SACRAMENTO — Californians who use their credit cards for online purchases would gain some protection, and voters would decide whether the state's public universities could consider race and gender for admissions, under measures passed by the state Senate on Thursday.
The Assembly has yet to act on either measure.
Responding to cases in which hackers stole personal financial information on millions of credit card users, Sen. Hannah-Beth Jackson (D-Santa Barbara) proposed limiting the details that online merchants may collect from their customers.
Her measure would permit merchants to have only certain information, such as ZIP Codes and maiden names, necessary to combat identity theft. It also would bar them from selling the information or using it for marketing purposes.
In addition, the online retailers would have to destroy the information once it is no longer needed for fraud protection — for instance, when a consumer cancels an account.
"In the wake of recent, highly public data breaches, consumer privacy is at the forefront of all our minds," Jackson said in a statement. "Consumer privacy rights must become a priority as we make more purchases online and become more aware of how easily our privacy can be compromised."
The bill is opposed by groups including the California Bankers Assn., the California Chamber of Commerce and the California Retailers Assn.
Opponents called the bill, SB 383, overreaching and said its limits on information would jeopardize fraud prevention efforts.
Senators also voted Thursday voted to put a constitutional amendment on the ballot that, if passed, would allow state universities and colleges to award preferential treatment based on race or gender in deciding whom to recruit and admit.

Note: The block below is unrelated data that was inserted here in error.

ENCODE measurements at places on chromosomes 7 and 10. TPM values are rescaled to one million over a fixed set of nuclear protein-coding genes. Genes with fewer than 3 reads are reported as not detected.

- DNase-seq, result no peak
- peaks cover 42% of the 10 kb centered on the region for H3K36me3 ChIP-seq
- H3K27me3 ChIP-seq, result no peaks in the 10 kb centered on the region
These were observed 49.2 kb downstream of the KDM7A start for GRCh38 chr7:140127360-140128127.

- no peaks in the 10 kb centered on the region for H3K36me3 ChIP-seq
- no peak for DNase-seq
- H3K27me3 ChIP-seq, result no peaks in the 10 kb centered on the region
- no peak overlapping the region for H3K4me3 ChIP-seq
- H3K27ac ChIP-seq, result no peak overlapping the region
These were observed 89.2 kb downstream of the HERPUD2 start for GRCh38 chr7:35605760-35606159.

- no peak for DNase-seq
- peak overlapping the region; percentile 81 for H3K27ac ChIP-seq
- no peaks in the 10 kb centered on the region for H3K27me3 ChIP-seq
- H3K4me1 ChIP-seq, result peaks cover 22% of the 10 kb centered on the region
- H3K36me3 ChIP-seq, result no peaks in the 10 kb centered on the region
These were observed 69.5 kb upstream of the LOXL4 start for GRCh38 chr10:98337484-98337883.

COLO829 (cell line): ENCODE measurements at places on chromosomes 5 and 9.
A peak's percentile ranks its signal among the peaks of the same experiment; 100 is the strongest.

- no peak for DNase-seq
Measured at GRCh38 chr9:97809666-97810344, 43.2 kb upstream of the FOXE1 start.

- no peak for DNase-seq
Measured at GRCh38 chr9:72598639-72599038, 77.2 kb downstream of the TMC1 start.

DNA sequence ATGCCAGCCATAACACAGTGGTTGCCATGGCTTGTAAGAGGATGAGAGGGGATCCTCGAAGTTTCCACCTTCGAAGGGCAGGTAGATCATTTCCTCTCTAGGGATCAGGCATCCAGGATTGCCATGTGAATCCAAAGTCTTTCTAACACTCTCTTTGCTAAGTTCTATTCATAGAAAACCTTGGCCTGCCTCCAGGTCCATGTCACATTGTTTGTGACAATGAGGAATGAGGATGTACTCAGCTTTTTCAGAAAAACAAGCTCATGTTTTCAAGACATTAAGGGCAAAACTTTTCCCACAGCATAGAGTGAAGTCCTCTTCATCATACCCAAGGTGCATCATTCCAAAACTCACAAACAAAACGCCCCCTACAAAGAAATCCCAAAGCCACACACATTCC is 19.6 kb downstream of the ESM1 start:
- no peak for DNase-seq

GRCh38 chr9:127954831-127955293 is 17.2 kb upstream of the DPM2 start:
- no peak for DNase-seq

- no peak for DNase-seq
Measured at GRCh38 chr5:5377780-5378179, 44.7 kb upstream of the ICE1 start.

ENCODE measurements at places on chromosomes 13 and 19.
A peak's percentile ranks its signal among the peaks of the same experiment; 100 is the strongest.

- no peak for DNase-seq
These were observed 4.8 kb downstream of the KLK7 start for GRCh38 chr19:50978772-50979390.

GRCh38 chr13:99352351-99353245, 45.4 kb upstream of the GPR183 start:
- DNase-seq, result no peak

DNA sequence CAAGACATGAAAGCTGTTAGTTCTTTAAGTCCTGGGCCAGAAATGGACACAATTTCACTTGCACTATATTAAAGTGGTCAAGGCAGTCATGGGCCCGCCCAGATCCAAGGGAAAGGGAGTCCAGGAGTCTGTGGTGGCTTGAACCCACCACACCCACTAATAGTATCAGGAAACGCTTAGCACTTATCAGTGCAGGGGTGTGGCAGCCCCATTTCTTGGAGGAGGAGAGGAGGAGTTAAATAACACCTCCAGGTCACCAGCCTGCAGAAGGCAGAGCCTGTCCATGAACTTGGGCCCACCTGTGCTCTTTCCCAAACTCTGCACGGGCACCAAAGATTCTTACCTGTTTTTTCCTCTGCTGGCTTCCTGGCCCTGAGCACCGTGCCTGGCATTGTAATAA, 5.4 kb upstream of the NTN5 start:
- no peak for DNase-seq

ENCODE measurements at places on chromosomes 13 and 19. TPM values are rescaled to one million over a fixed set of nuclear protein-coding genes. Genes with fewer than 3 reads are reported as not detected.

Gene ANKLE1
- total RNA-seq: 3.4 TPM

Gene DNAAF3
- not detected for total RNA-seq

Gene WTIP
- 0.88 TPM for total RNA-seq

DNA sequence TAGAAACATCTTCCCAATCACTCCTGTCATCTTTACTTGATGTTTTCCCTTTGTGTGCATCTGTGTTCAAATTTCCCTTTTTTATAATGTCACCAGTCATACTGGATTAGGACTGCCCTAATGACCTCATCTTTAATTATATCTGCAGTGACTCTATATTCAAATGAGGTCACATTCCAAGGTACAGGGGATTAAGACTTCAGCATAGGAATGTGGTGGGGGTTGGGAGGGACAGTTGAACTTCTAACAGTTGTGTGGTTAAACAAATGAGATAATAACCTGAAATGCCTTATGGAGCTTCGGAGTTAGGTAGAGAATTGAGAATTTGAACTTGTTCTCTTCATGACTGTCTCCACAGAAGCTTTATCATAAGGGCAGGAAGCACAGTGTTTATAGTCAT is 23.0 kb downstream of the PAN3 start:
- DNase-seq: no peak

If approved by the Assembly, the measure could go on the ballot in November, but would be more likely to appear before voters in 2016, to coincide with the next presidential election.
Voter approval of the measure would repeal portions of a 1996 law, Proposition 209, that prohibits preferential treatment using race or gender in admission decisions.
"A blanket prohibition on consideration of race was a mistake in 1996, and we are still suffering the consequences from that initiative today," said Sen. Ed Hernandez (D-Los Angeles), the bill's author.
Republicans, including minority leader Bob Huff of Diamond Bar, voted against the measure, SCA 5.
"This bill allows our public schools to use race and gender to discriminate against students," Huff said.
Also on Thursday, the Assembly passed a bill to require additional testing on sewage sludge exported from Los Angeles and other counties to the Central Valley.
Residents of Kern County have objected to the imports of treated human waste, known as biosolids, for recycling as fertilizer. The measure, by Assemblyman Rudy Salas Jr. (D-Bakersfield), would allow the State Water Board to test the biosolids for contaminants twice a year.
The city of Los Angeles opposes the bill, arguing that it already performs extensive tests on its exported waste. Many Los Angeles-area lawmakers abstained from voting on the bill.